Molly Maude
Joined: 9/11/2008
Msg: 6
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grass fed beef
Posted: 4/13/2010 4:11:13 PM
my parents always raised their own beef (usually Herfords) so they would have total control ... I never liked the taste of the meat on their table and later discovered it was because my Dad had a "thing" for WELL AGED meat ... which was supposed to make the meat more tender ... but the amount of aging also affected the taste ...

I don't pretend to understand that ... but that's one more issue you could discuss with your butcher when you're having the next steer slaughtered ...

I have to admit that, if I put any thought into it, the concept of some stranger or groups of strangers having control over the way the meat is handled that's going to ultimately be on MY table ... makes me a little nervous ... not to also mention the whole "wrapped in plastic" concept ...

I've considered choosing a steer and having him slaughtered, wrapped in paper and frozen ... just for the control I'd feel I had over the beef going into my body ... but then I remember the taste of the meat on my folks' table ... I shudder ... and buy those steaks wrapped in the plastic wrap at the meat market!
 Cheffypoo
Joined: 4/26/2009
Msg: 7
grass fed beef
Posted: 4/13/2010 8:33:12 PM
Watch the movie Food, Inc..grass fed is MUCH better...
 stonemesa
Joined: 2/22/2009
Msg: 8
grass fed beef
Posted: 4/16/2010 2:56:03 PM
cornfed beef rocks. grass fed is for dog food
 FrankNStein902
Joined: 12/26/2009
Msg: 9
grass fed beef
Posted: 4/17/2010 12:32:28 PM

I've always wondered about aging steaks. How are they kept, are they marinated somehow, and how does it make the meat better?

They are kept in a temperature and humidity controlled environment.

They are not marinated and actually marinating is a bit of a myth as it relates to tenderness.

This process allows the beefs natural enzymes break down the connective tissue in the muscle, which will give you a more tender cut of meat.

With the exception of some commercial tenderizers, most liquids or powers are not strong enough to break down the connective tissues in meat.

What something like lime does those is when you are eating it is trigger your sour and bitter receptors that in turn triggers you to salivate.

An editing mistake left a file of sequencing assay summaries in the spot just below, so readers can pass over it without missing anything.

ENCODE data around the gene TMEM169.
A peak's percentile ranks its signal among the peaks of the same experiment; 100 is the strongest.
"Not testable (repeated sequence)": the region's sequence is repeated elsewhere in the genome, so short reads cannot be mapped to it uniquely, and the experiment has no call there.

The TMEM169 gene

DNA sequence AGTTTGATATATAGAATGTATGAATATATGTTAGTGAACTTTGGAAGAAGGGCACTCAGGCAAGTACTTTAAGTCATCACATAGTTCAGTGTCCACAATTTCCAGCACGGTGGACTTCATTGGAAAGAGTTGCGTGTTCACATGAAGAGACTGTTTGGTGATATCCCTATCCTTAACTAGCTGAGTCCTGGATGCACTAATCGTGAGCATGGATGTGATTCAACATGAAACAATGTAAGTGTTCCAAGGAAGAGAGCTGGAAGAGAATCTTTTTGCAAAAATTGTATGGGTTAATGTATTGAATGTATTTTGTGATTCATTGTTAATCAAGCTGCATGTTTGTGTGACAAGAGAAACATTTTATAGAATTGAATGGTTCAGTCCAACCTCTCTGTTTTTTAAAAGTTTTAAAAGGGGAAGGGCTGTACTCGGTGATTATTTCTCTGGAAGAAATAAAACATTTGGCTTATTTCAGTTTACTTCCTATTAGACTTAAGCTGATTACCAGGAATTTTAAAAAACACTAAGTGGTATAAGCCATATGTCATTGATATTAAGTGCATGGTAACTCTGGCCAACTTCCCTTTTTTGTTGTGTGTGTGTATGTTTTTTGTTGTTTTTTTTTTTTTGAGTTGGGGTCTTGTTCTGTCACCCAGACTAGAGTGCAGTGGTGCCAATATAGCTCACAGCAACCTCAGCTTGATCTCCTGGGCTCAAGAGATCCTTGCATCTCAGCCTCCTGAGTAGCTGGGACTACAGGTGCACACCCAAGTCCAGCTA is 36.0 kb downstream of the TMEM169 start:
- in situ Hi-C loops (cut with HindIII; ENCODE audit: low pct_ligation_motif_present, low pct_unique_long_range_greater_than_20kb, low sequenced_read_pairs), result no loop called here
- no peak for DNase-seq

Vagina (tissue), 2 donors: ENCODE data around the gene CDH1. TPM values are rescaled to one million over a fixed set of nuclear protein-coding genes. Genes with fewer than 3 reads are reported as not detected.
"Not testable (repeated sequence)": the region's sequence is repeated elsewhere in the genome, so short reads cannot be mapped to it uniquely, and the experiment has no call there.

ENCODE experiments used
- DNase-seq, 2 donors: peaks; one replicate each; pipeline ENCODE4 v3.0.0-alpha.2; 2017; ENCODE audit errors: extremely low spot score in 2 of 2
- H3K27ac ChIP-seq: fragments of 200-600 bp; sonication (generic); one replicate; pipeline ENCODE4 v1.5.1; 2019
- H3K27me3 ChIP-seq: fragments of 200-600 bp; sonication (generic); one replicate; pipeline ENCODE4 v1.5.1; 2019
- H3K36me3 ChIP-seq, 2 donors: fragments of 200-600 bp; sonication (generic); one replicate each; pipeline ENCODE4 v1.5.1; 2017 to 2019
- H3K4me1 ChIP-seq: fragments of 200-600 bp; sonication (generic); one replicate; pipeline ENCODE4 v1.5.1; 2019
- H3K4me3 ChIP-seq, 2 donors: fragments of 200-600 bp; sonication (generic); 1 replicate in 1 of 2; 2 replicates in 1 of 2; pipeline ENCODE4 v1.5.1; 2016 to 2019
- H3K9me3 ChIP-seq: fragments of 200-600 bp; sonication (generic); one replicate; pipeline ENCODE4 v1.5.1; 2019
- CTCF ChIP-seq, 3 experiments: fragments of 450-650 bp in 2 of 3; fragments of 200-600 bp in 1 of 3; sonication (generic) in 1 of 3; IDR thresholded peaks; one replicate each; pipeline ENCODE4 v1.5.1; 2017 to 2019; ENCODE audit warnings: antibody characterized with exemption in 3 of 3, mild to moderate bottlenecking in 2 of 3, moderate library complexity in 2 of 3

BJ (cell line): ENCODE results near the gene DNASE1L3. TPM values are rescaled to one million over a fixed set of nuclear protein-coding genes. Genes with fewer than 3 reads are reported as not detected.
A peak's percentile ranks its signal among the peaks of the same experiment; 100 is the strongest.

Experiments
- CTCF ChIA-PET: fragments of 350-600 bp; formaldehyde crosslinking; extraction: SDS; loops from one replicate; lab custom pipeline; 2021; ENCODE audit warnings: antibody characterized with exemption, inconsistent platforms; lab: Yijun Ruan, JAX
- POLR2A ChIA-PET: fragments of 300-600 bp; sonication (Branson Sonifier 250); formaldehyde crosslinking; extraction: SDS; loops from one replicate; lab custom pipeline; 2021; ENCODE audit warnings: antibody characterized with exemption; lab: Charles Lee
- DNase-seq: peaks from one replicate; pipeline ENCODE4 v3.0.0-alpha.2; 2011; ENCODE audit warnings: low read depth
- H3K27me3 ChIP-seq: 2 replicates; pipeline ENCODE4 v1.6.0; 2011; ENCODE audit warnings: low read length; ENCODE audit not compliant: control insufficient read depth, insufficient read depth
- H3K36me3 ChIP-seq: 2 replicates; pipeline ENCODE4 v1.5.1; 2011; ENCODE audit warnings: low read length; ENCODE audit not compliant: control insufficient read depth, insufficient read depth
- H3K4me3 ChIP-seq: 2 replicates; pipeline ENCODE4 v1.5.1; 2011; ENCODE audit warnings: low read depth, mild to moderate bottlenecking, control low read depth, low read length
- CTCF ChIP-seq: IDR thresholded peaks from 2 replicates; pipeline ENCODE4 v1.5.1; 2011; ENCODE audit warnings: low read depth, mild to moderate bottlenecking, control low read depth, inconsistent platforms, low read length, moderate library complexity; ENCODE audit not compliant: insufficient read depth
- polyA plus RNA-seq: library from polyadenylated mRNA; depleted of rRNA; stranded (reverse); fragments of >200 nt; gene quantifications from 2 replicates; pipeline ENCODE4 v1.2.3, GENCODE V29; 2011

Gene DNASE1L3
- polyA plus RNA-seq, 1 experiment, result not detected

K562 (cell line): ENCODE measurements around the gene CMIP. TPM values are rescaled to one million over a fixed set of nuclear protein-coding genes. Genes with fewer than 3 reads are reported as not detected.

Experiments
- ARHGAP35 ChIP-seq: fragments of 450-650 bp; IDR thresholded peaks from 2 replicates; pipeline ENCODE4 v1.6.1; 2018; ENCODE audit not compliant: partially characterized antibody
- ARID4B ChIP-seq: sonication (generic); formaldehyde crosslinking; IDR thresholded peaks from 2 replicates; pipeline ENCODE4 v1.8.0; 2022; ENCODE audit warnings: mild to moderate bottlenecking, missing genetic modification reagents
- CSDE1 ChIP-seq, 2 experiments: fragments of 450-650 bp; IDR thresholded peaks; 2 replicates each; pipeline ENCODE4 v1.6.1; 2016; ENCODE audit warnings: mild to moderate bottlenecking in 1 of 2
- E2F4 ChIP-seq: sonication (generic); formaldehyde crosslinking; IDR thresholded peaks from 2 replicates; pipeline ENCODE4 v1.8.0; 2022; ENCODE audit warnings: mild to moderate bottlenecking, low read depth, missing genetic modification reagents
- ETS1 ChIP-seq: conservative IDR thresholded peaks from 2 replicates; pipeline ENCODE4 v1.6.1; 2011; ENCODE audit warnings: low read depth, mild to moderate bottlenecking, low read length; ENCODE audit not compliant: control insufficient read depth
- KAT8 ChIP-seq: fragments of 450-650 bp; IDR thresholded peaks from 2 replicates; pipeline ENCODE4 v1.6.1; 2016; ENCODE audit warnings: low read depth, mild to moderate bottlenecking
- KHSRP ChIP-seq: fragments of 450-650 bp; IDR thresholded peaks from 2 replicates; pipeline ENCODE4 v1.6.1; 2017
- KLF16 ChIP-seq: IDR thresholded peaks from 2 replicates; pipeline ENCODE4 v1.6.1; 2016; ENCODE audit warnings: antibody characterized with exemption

Your saliva contains enzymes that aid in break the food down and thus the more ingredients that cause you to salivate the more tender a cut of beef may seem.



Could the OP do aging at home, to preserve and/or improve tenderness?

Yep.

Dry off any moisture from cut of beef.

Place in fridge for 3 - 5 days.

Remove beef and trim away grey area and cook.
 dsljim
Joined: 7/2/2011
Msg: 10
grass fed beef
Posted: 1/4/2012 9:13:17 AM
Long Slow cooking, either in the moist smoke of a barbeque or in a large roaster in a 225° oven. I have had great results using coffee in my tuff old venison. I then freeze it, along with some of the liquid, makes a fast meal, then I add barley or rice to the juices and have me some soup.
 caddyman101
Joined: 11/20/2011
Msg: 11
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grass fed beef
Posted: 1/4/2012 9:34:50 AM
i would see if your butcher could age the beef longer about 21-28 days. All your great steakhouse across the country use dry age steak. u can do it yourself. Take a whole primerib roast wrap in cheesecloth and put in a fridge. One that is not open all the time. Like a fridge in the garage. Change the wrap daily at first. Cut off the gray and keep aged it for 7-10 days. With your best cuts, remember oil olive work as a natural tenderizer. Before cooking your steaks rub with olive oil salt pepper and let them come to room temp before grilling them.
 pupdaddy12003
Joined: 8/9/2007
Msg: 12
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grass fed beef
Posted: 1/4/2012 4:14:26 PM
...I think Caddyman has a very good idea. The beef..particularly a grass fed steer...needs hanging a little longer than a grain fed steer. Using it's own enzymes to tenderize the beef is a time tested procedure.